Advertisement

Oecologia

, Volume 181, Issue 3, pp 905–910 | Cite as

Gut passage and secondary metabolites alter the source of post-dispersal predation for bird-dispersed chili seeds

  • Evan C. Fricke
  • David C. Haak
  • Douglas J. Levey
  • Joshua J. Tewksbury
Plant-microbe-animal interactions - original research

Abstract

Plants can influence the source and severity of seed predation through various mechanisms; the use of secondary metabolites for chemical defense, for example, is well documented. Gut passage by frugivores can also reduce mortality of animal-dispersed seeds, although this mechanism has gained far less attention than secondary metabolites. Apart from influencing the severity of seed predation, gut passage may also influence the source of seed predation. In Bolivia, we compared impacts of these two mechanisms, gut passage and secondary metabolites, on the source of seed predation in Capsicum chacoense, a wild chili species that is polymorphic for pungency (individual plants either produce fruits and seeds containing or lacking capsaicinoids). Using physical exclosures, we isolated seed removal by insects, mammals, and birds; seeds in the trials were from either pungent or non-pungent fruits and were either passed or not passed by seed-dispersing birds. Pungency had little influence on total short-term seed removal by animals, although prior work on this species indicates that capsaicin reduces mortality caused by fungi at longer time scales. Gut passage strongly reduced removal by insects, altering the relative impact of the three predator types. The weak impact of pungency on short-term predation contrasts with previous studies, highlighting the context dependence of secondary metabolites. The strong impact of gut passage demonstrates that this mechanism alone can influence which seed predators consume seeds, and that impacts of gut passage can be larger than those of secondary metabolites, which are more commonly acknowledged as a defense mechanism.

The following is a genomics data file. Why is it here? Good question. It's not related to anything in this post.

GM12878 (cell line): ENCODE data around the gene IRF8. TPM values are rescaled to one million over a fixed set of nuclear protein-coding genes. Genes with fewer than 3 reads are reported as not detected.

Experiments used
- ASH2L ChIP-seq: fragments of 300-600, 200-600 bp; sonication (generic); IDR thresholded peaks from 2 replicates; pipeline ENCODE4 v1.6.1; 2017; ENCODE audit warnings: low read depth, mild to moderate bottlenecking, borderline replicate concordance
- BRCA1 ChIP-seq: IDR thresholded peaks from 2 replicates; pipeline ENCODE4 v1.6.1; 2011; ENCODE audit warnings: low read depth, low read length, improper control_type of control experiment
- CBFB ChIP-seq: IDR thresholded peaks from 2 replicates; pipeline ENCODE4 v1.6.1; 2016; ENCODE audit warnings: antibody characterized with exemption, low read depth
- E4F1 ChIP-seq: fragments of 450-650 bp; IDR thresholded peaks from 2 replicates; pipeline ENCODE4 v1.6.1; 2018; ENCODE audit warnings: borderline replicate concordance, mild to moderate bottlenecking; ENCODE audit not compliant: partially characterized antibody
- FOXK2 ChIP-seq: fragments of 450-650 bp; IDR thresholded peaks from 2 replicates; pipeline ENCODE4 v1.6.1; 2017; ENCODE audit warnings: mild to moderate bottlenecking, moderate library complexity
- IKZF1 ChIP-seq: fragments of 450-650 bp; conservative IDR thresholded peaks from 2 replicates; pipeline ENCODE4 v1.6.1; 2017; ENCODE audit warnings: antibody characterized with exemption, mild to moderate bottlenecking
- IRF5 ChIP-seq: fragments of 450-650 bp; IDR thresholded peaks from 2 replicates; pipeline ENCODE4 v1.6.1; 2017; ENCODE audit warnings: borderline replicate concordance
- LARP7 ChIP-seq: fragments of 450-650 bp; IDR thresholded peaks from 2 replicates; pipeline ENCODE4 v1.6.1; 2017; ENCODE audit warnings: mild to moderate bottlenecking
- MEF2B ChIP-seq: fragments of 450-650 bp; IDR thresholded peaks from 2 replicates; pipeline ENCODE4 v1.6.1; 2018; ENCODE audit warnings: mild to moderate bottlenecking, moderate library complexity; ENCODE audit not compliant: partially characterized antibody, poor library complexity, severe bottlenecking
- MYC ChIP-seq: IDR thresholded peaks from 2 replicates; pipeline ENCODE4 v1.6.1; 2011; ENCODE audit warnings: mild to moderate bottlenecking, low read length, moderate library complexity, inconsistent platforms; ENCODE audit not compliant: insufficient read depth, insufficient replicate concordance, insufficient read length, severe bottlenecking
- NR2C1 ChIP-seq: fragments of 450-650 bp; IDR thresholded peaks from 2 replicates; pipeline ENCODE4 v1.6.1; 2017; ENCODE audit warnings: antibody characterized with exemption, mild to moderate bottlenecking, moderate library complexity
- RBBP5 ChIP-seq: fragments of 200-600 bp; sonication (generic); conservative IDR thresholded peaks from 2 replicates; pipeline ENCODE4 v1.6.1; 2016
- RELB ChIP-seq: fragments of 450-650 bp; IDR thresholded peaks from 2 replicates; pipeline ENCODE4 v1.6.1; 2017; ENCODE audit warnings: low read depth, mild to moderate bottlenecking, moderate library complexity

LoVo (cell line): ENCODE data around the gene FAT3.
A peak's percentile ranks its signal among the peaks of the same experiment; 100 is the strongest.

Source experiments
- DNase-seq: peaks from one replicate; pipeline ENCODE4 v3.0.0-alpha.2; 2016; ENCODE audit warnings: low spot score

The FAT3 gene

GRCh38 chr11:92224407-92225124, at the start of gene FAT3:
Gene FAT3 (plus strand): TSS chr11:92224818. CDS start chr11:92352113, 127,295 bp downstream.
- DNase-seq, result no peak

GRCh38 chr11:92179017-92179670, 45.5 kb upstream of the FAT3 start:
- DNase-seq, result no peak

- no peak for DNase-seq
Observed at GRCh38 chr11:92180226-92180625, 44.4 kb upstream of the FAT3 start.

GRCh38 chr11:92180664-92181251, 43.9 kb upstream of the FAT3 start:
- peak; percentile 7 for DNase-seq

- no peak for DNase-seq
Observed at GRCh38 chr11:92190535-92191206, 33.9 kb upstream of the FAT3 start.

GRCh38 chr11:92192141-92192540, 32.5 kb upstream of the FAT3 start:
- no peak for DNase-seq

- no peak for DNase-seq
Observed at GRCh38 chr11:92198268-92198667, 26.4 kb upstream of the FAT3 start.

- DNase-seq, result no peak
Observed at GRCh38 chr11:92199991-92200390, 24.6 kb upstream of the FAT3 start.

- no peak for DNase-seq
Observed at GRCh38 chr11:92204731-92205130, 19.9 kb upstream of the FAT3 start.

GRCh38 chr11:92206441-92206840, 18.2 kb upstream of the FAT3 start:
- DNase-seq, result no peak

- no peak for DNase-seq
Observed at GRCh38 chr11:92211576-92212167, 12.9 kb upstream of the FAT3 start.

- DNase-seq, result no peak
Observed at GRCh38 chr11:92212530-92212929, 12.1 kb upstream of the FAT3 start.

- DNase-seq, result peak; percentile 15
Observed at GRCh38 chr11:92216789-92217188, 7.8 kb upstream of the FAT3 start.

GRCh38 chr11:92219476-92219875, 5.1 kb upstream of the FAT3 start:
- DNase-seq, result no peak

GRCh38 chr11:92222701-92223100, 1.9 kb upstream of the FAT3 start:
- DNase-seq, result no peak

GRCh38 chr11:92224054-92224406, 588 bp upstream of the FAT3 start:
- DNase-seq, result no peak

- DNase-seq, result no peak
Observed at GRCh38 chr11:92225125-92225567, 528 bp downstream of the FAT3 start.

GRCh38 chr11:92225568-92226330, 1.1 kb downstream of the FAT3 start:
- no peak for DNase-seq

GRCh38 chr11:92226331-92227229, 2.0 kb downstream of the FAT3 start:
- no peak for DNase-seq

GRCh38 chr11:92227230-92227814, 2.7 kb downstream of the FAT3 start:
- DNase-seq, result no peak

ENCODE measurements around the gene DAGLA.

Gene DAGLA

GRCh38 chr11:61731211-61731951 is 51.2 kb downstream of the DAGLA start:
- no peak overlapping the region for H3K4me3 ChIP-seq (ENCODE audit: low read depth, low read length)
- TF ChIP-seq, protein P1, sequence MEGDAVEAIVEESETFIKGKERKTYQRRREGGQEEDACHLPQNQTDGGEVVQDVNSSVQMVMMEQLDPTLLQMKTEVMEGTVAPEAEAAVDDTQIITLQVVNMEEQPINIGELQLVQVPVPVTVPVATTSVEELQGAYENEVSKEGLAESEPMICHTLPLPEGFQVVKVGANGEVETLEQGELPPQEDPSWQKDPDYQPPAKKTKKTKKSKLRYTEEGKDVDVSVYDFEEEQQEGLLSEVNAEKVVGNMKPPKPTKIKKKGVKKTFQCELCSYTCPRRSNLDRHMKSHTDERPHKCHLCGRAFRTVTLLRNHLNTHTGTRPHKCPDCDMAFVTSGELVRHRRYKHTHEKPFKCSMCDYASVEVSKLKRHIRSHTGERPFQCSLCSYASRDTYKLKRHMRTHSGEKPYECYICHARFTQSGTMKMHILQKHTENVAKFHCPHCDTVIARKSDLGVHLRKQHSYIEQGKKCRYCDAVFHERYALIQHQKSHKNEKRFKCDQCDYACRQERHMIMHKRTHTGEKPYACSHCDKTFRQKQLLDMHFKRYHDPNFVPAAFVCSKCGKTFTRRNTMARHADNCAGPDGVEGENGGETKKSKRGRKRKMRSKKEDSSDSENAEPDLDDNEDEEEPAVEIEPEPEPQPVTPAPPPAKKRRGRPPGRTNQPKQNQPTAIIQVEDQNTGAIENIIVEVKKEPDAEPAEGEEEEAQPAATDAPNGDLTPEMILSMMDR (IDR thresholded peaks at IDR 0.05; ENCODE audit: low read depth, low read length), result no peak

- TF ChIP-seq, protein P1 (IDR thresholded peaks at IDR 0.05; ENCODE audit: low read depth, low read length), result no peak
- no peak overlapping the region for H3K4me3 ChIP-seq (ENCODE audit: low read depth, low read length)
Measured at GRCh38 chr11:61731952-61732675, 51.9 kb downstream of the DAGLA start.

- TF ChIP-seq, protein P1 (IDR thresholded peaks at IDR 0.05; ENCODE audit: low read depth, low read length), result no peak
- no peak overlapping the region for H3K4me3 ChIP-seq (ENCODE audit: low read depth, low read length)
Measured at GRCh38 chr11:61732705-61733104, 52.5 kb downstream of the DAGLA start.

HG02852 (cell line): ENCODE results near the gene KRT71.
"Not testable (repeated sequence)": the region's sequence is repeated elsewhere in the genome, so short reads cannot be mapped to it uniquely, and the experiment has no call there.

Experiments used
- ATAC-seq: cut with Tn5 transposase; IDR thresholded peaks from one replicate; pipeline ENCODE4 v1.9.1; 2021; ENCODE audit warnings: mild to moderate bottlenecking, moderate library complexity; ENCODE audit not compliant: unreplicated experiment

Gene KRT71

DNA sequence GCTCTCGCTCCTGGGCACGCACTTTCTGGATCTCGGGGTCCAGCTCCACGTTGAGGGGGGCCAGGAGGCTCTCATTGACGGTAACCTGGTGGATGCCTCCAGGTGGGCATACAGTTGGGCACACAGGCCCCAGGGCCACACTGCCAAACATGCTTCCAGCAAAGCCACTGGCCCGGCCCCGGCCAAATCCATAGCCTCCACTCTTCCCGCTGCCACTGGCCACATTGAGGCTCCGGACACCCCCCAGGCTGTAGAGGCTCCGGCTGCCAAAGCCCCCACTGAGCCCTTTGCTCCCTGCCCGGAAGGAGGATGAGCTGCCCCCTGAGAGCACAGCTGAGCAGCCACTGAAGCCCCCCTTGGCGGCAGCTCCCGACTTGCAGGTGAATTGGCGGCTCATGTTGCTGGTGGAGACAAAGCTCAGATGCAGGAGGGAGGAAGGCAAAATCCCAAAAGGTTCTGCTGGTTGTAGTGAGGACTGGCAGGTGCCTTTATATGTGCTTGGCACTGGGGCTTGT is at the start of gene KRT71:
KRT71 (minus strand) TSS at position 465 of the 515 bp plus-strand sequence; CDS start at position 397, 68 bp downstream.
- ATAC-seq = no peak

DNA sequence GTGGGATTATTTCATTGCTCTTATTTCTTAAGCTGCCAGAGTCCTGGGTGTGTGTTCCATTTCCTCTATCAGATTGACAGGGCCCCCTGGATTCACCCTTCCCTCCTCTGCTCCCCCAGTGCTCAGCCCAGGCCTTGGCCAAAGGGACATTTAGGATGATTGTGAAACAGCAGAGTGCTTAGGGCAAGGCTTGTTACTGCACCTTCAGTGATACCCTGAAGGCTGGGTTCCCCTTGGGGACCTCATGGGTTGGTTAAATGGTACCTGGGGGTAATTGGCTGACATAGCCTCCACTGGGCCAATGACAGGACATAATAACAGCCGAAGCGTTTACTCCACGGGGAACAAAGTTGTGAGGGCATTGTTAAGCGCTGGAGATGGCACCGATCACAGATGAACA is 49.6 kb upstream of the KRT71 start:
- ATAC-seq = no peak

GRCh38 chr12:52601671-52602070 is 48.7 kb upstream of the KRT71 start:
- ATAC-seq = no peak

Keywords

Frugivory Granivory Chemical defense Mutualism Seed fate 

Notes

Acknowledgments

We thank Uco Sapag Ruta, Don Odon, and many others for field assistance. This research was supported by National Science Foundation grant DEB 0129168 (to D. L. and J. T.), National Geographic Society grants (to J. T. and D. L.), and a National Science Foundation Graduate Research Fellowship (to E. F.). Logistical support in Bolivia was provided by Fundación Amigos de la Naturaleza and the Wildlife Conservation Society.

Author contribution statement

D. L., J. T., and D. H. designed the experiments. J. T. and D. H. conducted the field experiments. E. F. performed the statistical analyses and wrote the first draft of the manuscript. All authors revised the manuscript.

References

  1. Bagchi R, Gallery RE, Gripenberg S, Gurr SJ, Narayan L, Addis CE, Freckleton RP, Lewis OT (2014) Pathogens and insect herbivores drive rainforest plant diversity and composition. Nature 506:85–88CrossRefPubMedGoogle Scholar
  2. Bates D, Maechler M, Bolker B, Walker S (2015) lme4: linear mixed-effects models using Eigen and S4. R package version 1.1-8. http://CRAN.R-project.org/package=lme4
  3. Crawley MJ (1992) Seed predators and plant population dynamics. In: Fenner M (ed) Seeds, the ecology of regeneration in plant communities. CAB International, Wallingford, pp 157–191Google Scholar
  4. Fedriani JM, Delibes M (2013) Pulp feeders alter plant interactions with subsequent animal associates. J Ecol 101:1581–1588CrossRefGoogle Scholar
  5. Fedriani JM, Zywiec M, Delibes M (2012) Thieves or mutualists? Pulp feeders enhance endozoochore local recruitment. Ecology 93:575–587CrossRefPubMedGoogle Scholar
  6. Fricke EC, Simon MJ, Reagan KM, Levey DJ, Riffell JA, Carlo TA, Tewksbury JJ (2013) When condition trumps location: seed consumption by fruit-eating birds removes pathogens and predator attractants. Ecol Lett 16:1031–1036CrossRefPubMedPubMedCentralGoogle Scholar
  7. Fricke EC, Tewksbury JJ, Rogers HS (2014) Multiple natural enemies cause distance-dependent mortality at the seed-to-seedling transition. Ecol Lett 17:593–598CrossRefPubMedGoogle Scholar